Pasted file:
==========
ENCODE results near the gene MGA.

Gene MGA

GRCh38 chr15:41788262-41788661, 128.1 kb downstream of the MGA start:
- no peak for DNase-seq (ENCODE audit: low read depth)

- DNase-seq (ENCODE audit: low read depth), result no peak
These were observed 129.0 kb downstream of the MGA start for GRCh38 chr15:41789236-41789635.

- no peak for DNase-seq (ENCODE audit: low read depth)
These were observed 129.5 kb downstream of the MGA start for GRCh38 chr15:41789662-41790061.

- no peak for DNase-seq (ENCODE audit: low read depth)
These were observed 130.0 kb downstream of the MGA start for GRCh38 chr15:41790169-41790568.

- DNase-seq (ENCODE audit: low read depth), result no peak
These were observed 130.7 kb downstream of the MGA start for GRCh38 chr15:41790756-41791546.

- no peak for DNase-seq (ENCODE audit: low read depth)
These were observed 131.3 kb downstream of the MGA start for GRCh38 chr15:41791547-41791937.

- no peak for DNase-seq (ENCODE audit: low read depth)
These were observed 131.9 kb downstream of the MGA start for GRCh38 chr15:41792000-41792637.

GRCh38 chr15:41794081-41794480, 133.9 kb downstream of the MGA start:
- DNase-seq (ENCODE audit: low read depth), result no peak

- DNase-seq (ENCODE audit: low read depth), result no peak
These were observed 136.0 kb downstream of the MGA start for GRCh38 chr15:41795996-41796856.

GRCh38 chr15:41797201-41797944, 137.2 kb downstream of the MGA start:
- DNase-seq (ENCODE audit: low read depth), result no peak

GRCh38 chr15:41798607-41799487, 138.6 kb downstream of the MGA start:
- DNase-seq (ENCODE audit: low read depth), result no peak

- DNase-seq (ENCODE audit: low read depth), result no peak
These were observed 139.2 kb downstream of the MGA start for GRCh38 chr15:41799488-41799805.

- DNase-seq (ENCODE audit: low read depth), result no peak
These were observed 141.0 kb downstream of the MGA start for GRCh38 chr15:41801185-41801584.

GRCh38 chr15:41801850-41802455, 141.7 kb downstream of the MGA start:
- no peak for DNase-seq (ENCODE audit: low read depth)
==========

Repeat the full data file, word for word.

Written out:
ENCODE results near the gene MGA.

Gene MGA

GRCh38 chr15:41788262-41788661, 128.1 kb downstream of the MGA start:
- no peak for DNase-seq (ENCODE audit: low read depth)

- DNase-seq (ENCODE audit: low read depth), result no peak
These were observed 129.0 kb downstream of the MGA start for GRCh38 chr15:41789236-41789635.

- no peak for DNase-seq (ENCODE audit: low read depth)
These were observed 129.5 kb downstream of the MGA start for GRCh38 chr15:41789662-41790061.

- no peak for DNase-seq (ENCODE audit: low read depth)
These were observed 130.0 kb downstream of the MGA start for GRCh38 chr15:41790169-41790568.

- DNase-seq (ENCODE audit: low read depth), result no peak
These were observed 130.7 kb downstream of the MGA start for GRCh38 chr15:41790756-41791546.

- no peak for DNase-seq (ENCODE audit: low read depth)
These were observed 131.3 kb downstream of the MGA start for GRCh38 chr15:41791547-41791937.

- no peak for DNase-seq (ENCODE audit: low read depth)
These were observed 131.9 kb downstream of the MGA start for GRCh38 chr15:41792000-41792637.

GRCh38 chr15:41794081-41794480, 133.9 kb downstream of the MGA start:
- DNase-seq (ENCODE audit: low read depth), result no peak

- DNase-seq (ENCODE audit: low read depth), result no peak
These were observed 136.0 kb downstream of the MGA start for GRCh38 chr15:41795996-41796856.

GRCh38 chr15:41797201-41797944, 137.2 kb downstream of the MGA start:
- DNase-seq (ENCODE audit: low read depth), result no peak

GRCh38 chr15:41798607-41799487, 138.6 kb downstream of the MGA start:
- DNase-seq (ENCODE audit: low read depth), result no peak

- DNase-seq (ENCODE audit: low read depth), result no peak
These were observed 139.2 kb downstream of the MGA start for GRCh38 chr15:41799488-41799805.

- DNase-seq (ENCODE audit: low read depth), result no peak
These were observed 141.0 kb downstream of the MGA start for GRCh38 chr15:41801185-41801584.

GRCh38 chr15:41801850-41802455, 141.7 kb downstream of the MGA start:
- no peak for DNase-seq (ENCODE audit: low read depth)